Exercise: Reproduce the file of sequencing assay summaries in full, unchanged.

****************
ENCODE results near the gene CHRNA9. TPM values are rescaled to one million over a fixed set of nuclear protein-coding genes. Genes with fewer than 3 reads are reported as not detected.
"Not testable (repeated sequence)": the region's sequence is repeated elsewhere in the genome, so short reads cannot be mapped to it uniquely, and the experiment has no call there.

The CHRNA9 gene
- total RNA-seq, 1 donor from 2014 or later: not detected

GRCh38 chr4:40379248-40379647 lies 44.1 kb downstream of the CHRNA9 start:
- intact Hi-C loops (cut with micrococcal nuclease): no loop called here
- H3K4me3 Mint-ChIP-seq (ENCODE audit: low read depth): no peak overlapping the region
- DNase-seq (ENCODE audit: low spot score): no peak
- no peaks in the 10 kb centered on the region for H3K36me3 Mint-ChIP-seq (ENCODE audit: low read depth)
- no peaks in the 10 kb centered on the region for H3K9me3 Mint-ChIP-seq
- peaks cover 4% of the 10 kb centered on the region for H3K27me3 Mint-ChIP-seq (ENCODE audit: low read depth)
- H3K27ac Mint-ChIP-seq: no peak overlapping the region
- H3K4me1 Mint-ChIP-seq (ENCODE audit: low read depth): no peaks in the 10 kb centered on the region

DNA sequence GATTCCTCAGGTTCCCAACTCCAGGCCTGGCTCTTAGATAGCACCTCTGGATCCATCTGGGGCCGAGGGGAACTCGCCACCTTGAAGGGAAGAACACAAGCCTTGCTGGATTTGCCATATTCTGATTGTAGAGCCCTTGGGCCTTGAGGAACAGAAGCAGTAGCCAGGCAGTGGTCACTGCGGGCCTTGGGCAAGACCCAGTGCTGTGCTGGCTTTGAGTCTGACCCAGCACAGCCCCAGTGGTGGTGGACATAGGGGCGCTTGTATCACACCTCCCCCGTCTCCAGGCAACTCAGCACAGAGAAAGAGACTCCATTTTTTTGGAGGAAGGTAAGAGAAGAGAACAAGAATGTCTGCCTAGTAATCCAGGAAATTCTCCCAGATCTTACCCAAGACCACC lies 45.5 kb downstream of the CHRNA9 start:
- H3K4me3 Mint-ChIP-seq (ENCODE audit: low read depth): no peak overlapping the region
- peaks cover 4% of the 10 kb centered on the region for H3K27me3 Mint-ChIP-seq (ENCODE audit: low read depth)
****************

ENCODE results near the gene CHRNA9. TPM values are rescaled to one million over a fixed set of nuclear protein-coding genes. Genes with fewer than 3 reads are reported as not detected.
"Not testable (repeated sequence)": the region's sequence is repeated elsewhere in the genome, so short reads cannot be mapped to it uniquely, and the experiment has no call there.

The CHRNA9 gene
- total RNA-seq, 1 donor from 2014 or later: not detected

GRCh38 chr4:40379248-40379647 lies 44.1 kb downstream of the CHRNA9 start:
- intact Hi-C loops (cut with micrococcal nuclease): no loop called here
- H3K4me3 Mint-ChIP-seq (ENCODE audit: low read depth): no peak overlapping the region
- DNase-seq (ENCODE audit: low spot score): no peak
- no peaks in the 10 kb centered on the region for H3K36me3 Mint-ChIP-seq (ENCODE audit: low read depth)
- no peaks in the 10 kb centered on the region for H3K9me3 Mint-ChIP-seq
- peaks cover 4% of the 10 kb centered on the region for H3K27me3 Mint-ChIP-seq (ENCODE audit: low read depth)
- H3K27ac Mint-ChIP-seq: no peak overlapping the region
- H3K4me1 Mint-ChIP-seq (ENCODE audit: low read depth): no peaks in the 10 kb centered on the region

DNA sequence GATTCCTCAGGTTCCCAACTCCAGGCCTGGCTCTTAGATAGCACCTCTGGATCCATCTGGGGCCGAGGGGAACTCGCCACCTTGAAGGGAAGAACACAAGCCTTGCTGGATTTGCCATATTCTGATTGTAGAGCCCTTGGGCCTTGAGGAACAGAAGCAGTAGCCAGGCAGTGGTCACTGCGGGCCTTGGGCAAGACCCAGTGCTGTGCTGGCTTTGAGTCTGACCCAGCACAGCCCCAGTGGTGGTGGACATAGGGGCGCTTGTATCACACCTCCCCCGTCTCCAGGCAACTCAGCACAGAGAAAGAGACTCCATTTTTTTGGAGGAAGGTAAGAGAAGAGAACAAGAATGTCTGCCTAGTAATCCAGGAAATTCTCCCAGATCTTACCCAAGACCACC lies 45.5 kb downstream of the CHRNA9 start:
- H3K4me3 Mint-ChIP-seq (ENCODE audit: low read depth): no peak overlapping the region
- peaks cover 4% of the 10 kb centered on the region for H3K27me3 Mint-ChIP-seq (ENCODE audit: low read depth)